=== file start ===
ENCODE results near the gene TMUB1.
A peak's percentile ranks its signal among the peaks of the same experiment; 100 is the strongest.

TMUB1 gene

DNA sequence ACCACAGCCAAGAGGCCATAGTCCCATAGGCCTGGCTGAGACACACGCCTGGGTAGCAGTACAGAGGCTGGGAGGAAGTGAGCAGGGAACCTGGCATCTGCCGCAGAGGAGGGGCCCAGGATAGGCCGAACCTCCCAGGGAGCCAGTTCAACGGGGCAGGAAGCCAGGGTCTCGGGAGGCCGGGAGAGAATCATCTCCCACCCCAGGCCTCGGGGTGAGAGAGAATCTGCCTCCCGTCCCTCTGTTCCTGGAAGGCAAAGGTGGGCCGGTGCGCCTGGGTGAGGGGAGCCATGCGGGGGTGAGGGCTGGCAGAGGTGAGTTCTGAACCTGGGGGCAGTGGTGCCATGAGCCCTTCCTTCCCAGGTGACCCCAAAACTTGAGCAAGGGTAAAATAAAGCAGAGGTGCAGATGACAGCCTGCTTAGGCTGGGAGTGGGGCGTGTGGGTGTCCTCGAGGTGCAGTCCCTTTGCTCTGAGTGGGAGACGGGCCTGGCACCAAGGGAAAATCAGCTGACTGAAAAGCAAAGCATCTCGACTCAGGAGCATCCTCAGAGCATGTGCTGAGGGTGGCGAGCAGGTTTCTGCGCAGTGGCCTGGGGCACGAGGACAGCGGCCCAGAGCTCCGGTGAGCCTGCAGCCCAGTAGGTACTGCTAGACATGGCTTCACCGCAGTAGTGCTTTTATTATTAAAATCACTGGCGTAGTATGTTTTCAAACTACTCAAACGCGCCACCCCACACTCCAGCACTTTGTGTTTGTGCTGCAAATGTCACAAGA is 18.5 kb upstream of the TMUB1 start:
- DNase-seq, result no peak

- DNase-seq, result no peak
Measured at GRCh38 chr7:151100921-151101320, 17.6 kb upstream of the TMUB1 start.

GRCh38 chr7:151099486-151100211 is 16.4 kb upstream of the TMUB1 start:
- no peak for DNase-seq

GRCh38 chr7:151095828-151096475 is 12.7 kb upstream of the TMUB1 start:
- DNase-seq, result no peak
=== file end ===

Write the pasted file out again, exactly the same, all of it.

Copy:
ENCODE results near the gene TMUB1.
A peak's percentile ranks its signal among the peaks of the same experiment; 100 is the strongest.

TMUB1 gene

DNA sequence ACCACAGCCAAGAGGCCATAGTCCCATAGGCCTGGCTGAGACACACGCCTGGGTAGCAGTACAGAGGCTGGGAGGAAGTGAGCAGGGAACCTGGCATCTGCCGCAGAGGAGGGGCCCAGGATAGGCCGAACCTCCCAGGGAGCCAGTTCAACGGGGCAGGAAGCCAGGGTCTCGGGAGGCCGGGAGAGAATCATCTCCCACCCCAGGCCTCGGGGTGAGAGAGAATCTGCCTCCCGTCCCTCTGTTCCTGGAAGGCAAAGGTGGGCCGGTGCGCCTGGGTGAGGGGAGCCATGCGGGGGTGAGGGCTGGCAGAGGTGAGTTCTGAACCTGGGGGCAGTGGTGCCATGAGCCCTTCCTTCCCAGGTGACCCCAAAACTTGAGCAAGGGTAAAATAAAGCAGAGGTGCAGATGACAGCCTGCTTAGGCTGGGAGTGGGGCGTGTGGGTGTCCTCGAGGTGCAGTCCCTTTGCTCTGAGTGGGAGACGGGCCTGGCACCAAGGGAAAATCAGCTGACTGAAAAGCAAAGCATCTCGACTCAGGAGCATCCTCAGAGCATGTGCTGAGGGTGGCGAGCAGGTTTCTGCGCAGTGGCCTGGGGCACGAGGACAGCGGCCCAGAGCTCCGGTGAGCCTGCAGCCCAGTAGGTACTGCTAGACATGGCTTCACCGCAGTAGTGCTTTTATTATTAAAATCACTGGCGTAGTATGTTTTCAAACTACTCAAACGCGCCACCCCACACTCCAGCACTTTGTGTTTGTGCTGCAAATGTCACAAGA is 18.5 kb upstream of the TMUB1 start:
- DNase-seq, result no peak

- DNase-seq, result no peak
Measured at GRCh38 chr7:151100921-151101320, 17.6 kb upstream of the TMUB1 start.

GRCh38 chr7:151099486-151100211 is 16.4 kb upstream of the TMUB1 start:
- no peak for DNase-seq

GRCh38 chr7:151095828-151096475 is 12.7 kb upstream of the TMUB1 start:
- DNase-seq, result no peak